@AdamD Your landscape shot for ART above is close to the default Art profile but there are a couple of edits beyond that. I reloaded your dng in to ART and selected the default profile. Your DT example has a ton of contrast and saturation added in filmic color balance and stong local contrast settings so its not a good comparison out of the gate IMO. I took DT and used the default scene referred. Used the auto selection to set the filmic curve (ART has the automatched curve) and set color preservation to none. I found this to be a closer match in color to the default coming from art. I also disabled the color calibration and matched your wb settings from ART. So really default dT with a couple of adjustments that could become the defaults. Both software have lens corrections and chromatic aberrations. No sharpening for either



So to me not as dramatically different as your images may have initially suggested.

I think the green is too saturated but I was going for the minimal settings in both packages to see how they would turn out.

Using color calibration instead as the default WB give something like this to start

And simply sliding the chroma slider in the color calibration module to the right to taste tones down the green…

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I think we could observe three things:

  1. in every dt edit the first image has inch-black shadows, this is due to filmic and the way it handles “oog” colors (I’ve used a manual filmic log+level+curve for preventing this)

  2. extreme discoloration in the second image (again filmic is the culprit)

  3. overall low contrast compared to all the other raw editors, while this is more subjective we need to activate the dt local contrast module in order to have the same “perceived local contrast” in the other raw editors.

Loaded into dt I can see no substantial difference between the gamut-clipping in the shadows in @priort’s 1st example when comparing ART to dt.



A difference can be seen if you compare those to basecurve, almost no gamut clipping in the shadows:

I absolutely agree that filmics standard settings sometimes are a bit off, especially concerning color hue shifts. In its standard settings it simply can’t fit for every image or every camera. We had a lot of lengthy and heated discussions about that, don’t we ? :wink:. With a bit af tweaking nonetheless its a flexible tool.

Can you explain a bit how you do that ?

Edit: Uploaded correct basecurve example

Certainly not every edit. Between ‘tone equaliser’, ‘filmic’ black relative slider, and slider for blacks in ‘exposure’ module, it really is not too difficult to get shadow detail in darktable. I’m one who likes to see detail in shadows, so I wouldn’t use darktable if it couldn’t be done.

I agree filmic can sometimes cause discoloratioon or hue shifts (its why I’m looking forward to the sigmoid curve with its ‘hue preservation’ option). However, in regards to the basketball image posted by Alessandro, it looks more like a white balance problem. Compare the court lines between the two edits. If it is indeed filmic causing that, then its settings need to be better adjusted by user.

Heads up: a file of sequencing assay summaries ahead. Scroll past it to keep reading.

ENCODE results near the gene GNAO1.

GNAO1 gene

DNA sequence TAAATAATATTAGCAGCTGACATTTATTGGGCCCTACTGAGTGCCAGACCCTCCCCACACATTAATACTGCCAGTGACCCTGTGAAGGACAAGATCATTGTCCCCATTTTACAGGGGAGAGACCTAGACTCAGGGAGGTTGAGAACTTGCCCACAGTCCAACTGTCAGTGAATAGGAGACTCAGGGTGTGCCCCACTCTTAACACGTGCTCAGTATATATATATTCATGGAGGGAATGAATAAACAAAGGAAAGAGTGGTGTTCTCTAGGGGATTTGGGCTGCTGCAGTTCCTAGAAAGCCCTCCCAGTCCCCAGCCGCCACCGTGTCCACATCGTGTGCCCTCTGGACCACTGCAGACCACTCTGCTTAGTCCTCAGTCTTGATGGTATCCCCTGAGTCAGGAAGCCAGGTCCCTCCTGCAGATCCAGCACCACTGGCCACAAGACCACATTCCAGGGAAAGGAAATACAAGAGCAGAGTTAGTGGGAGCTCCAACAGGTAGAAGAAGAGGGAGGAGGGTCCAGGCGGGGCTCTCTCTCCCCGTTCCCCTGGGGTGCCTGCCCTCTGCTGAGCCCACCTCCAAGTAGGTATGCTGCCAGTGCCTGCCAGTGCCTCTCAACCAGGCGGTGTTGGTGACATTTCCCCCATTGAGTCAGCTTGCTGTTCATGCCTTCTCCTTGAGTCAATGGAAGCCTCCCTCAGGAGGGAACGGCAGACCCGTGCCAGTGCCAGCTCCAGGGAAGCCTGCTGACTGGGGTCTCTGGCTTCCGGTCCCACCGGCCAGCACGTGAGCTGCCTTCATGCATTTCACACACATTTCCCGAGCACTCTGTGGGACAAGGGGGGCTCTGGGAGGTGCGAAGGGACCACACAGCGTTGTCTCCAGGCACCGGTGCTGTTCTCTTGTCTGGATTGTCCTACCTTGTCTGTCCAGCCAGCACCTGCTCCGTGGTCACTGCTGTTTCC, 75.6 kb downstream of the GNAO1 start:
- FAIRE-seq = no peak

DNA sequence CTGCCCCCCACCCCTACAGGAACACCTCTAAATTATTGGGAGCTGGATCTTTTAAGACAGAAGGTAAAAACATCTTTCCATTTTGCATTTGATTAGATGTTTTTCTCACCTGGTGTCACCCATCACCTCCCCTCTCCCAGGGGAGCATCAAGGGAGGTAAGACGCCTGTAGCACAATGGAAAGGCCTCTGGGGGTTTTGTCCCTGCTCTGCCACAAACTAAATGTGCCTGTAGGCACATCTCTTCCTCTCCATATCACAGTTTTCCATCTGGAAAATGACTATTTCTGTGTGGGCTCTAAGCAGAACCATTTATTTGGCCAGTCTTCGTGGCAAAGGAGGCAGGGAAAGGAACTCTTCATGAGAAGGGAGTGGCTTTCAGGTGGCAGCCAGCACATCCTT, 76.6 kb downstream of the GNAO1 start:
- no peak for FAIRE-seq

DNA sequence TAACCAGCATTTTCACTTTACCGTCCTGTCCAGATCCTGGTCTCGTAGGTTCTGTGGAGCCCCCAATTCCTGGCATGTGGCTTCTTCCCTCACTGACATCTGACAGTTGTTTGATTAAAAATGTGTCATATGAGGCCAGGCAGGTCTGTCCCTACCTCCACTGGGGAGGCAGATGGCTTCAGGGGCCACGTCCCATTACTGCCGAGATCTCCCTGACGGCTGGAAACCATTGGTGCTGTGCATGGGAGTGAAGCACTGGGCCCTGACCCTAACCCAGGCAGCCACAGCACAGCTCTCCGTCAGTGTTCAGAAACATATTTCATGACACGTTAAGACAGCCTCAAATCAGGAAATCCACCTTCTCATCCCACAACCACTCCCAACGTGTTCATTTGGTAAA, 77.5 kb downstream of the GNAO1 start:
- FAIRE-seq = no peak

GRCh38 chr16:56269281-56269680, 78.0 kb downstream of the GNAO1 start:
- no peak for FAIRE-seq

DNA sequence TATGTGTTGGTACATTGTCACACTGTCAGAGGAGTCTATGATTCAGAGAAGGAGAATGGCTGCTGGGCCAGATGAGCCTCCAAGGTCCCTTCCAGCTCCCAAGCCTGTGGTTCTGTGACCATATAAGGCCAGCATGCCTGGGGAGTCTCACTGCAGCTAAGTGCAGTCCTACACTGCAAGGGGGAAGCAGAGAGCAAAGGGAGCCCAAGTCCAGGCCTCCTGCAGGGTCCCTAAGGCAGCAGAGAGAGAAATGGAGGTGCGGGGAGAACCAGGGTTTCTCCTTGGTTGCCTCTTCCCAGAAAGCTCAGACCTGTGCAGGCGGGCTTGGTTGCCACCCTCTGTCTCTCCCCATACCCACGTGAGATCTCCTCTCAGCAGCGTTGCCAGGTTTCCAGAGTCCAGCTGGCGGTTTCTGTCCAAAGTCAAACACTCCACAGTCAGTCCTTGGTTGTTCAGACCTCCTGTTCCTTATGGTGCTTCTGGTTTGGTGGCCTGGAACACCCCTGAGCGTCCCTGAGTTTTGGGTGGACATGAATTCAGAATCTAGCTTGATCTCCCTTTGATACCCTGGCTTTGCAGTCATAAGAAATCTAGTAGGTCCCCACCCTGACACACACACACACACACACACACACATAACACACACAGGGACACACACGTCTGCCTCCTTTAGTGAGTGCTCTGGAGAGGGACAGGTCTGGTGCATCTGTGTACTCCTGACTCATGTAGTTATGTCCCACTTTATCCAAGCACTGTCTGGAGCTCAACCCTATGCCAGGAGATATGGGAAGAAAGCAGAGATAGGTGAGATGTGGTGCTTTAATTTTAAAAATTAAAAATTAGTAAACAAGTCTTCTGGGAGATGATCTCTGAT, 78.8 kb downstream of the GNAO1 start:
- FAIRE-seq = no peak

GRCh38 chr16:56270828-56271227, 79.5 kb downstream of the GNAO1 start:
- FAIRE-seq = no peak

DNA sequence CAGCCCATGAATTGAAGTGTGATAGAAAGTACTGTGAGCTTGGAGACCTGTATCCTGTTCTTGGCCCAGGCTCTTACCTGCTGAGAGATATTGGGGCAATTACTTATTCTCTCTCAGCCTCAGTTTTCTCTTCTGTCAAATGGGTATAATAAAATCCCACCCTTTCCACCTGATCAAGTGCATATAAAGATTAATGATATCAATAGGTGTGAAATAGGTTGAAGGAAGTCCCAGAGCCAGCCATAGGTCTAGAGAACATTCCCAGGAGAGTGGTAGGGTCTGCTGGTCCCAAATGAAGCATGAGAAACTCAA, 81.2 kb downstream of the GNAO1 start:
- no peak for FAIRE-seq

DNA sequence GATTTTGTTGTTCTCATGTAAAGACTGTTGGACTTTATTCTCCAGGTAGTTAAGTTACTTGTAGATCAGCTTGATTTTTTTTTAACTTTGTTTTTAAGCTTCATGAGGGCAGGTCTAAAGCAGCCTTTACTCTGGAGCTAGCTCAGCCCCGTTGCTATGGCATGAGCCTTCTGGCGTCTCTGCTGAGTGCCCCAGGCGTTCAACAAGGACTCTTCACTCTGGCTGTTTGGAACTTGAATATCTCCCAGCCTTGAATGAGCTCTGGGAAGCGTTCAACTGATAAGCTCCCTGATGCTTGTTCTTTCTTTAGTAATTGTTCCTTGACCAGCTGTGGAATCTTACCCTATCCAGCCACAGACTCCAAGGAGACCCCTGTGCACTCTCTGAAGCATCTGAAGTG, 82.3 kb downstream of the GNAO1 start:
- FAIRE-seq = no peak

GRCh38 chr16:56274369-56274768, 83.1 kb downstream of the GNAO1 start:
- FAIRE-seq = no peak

Definitely subjective. I never have a problem with contrast, despite rarely bumping contrast over 1.4 in filmic. If one needs more there is always tone eq, or local contrast. One module doesn’t have to do it all.

I think some of the flaws you are attributing to filmic are more to do with user than tool.

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While I digest some of the latest messages and test them in dt, I’d like to thank you all for the comments and discussions!

I hope I can find a default filmic setup that gives me a bit more vibrant/less distorted colors… something similar to the bit of magic ART does. (don’t tell me “shoot jpeg then”).

I have to say that I was unable to load the xmp from @pass712, @Thomas_Do and @Jade_NL – what version are you using? I’m on 3.4.1


Controlling shadows and contrast in dark areas has been one of the tricky things with filmic from day one. I’m sure it can be done and often the solution is to first raise exposure dramatically. Low key images are imho more difficult than properly exposed or high key ones. I say this a decided non expert on dt-filmic but was a dt user back in the day and test developments every now an then.

Yes of course, the two main steps are using the unbreak input profile (this will raise the middle gray) and then use the rgb level module for bringing back the middle gray to his starting position.

  1. open an image

  2. use the colorize module to add a solid middle gray color to the image, with the color picker we check the correct value (in this case 118 is middle gray for srgb color space)

  3. use a log preset in the unbreak input profile (eg 16EV) , this will raise middle gray 118 to 225

  4. use the level module to adjust middle gray

  1. now it’s possible to use the rgb curve for adding contrast to the image
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Would a similar result be achieved by turning on filmic, setting the ‘curve’ to a straight line (contrast 1, contrast in highlights & shadows ‘soft’, mid tones saturation 0), and only adjusting white and black relative sliders for the log encoding. Then place rgb curves after that. As filmic always keeps middle grey 18%, it would mean colorise, colour pickers, and rgb levels are no longer required.

Edit: If doing this effect in filmic, preserve chrominance option might need to be changed too.

Sorry, forgot to mention. That was with dt 3.5.0.

This one is with dt 3.4.0:

20210507_CRP0868_01.dng.xmp (7.5 KB)

Yes, this is how filmic works but keep in mind that filmic has always some kind of desaturation/gamut mapping going on under the hood and the user can’t disable it.

Thanks for posting, interesting approach !